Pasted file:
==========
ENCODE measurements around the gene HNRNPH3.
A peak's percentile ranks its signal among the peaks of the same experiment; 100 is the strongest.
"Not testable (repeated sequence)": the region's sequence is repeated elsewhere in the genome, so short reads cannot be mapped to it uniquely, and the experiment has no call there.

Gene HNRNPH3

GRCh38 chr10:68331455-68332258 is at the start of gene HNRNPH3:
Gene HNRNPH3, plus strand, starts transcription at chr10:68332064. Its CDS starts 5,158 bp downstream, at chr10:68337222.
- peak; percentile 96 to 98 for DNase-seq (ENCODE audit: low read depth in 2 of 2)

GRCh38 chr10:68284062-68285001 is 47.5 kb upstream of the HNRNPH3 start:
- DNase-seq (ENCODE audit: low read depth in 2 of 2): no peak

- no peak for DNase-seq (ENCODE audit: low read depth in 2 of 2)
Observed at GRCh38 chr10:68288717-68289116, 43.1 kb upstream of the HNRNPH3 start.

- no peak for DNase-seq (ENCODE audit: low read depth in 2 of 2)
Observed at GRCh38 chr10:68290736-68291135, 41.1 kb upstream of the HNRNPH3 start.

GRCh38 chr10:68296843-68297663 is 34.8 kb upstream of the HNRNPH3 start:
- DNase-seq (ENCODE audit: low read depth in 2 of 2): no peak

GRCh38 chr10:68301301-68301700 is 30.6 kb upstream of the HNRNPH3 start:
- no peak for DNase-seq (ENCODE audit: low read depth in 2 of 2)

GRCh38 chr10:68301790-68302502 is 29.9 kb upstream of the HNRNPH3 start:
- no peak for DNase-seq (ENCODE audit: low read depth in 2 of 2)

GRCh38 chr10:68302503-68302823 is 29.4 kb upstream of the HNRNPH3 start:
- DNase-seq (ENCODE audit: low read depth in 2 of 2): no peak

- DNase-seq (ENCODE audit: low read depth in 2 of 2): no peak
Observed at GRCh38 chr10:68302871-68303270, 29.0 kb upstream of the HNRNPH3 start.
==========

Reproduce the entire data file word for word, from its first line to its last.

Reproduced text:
ENCODE measurements around the gene HNRNPH3.
A peak's percentile ranks its signal among the peaks of the same experiment; 100 is the strongest.
"Not testable (repeated sequence)": the region's sequence is repeated elsewhere in the genome, so short reads cannot be mapped to it uniquely, and the experiment has no call there.

Gene HNRNPH3

GRCh38 chr10:68331455-68332258 is at the start of gene HNRNPH3:
Gene HNRNPH3, plus strand, starts transcription at chr10:68332064. Its CDS starts 5,158 bp downstream, at chr10:68337222.
- peak; percentile 96 to 98 for DNase-seq (ENCODE audit: low read depth in 2 of 2)

GRCh38 chr10:68284062-68285001 is 47.5 kb upstream of the HNRNPH3 start:
- DNase-seq (ENCODE audit: low read depth in 2 of 2): no peak

- no peak for DNase-seq (ENCODE audit: low read depth in 2 of 2)
Observed at GRCh38 chr10:68288717-68289116, 43.1 kb upstream of the HNRNPH3 start.

- no peak for DNase-seq (ENCODE audit: low read depth in 2 of 2)
Observed at GRCh38 chr10:68290736-68291135, 41.1 kb upstream of the HNRNPH3 start.

GRCh38 chr10:68296843-68297663 is 34.8 kb upstream of the HNRNPH3 start:
- DNase-seq (ENCODE audit: low read depth in 2 of 2): no peak

GRCh38 chr10:68301301-68301700 is 30.6 kb upstream of the HNRNPH3 start:
- no peak for DNase-seq (ENCODE audit: low read depth in 2 of 2)

GRCh38 chr10:68301790-68302502 is 29.9 kb upstream of the HNRNPH3 start:
- no peak for DNase-seq (ENCODE audit: low read depth in 2 of 2)

GRCh38 chr10:68302503-68302823 is 29.4 kb upstream of the HNRNPH3 start:
- DNase-seq (ENCODE audit: low read depth in 2 of 2): no peak

- DNase-seq (ENCODE audit: low read depth in 2 of 2): no peak
Observed at GRCh38 chr10:68302871-68303270, 29.0 kb upstream of the HNRNPH3 start.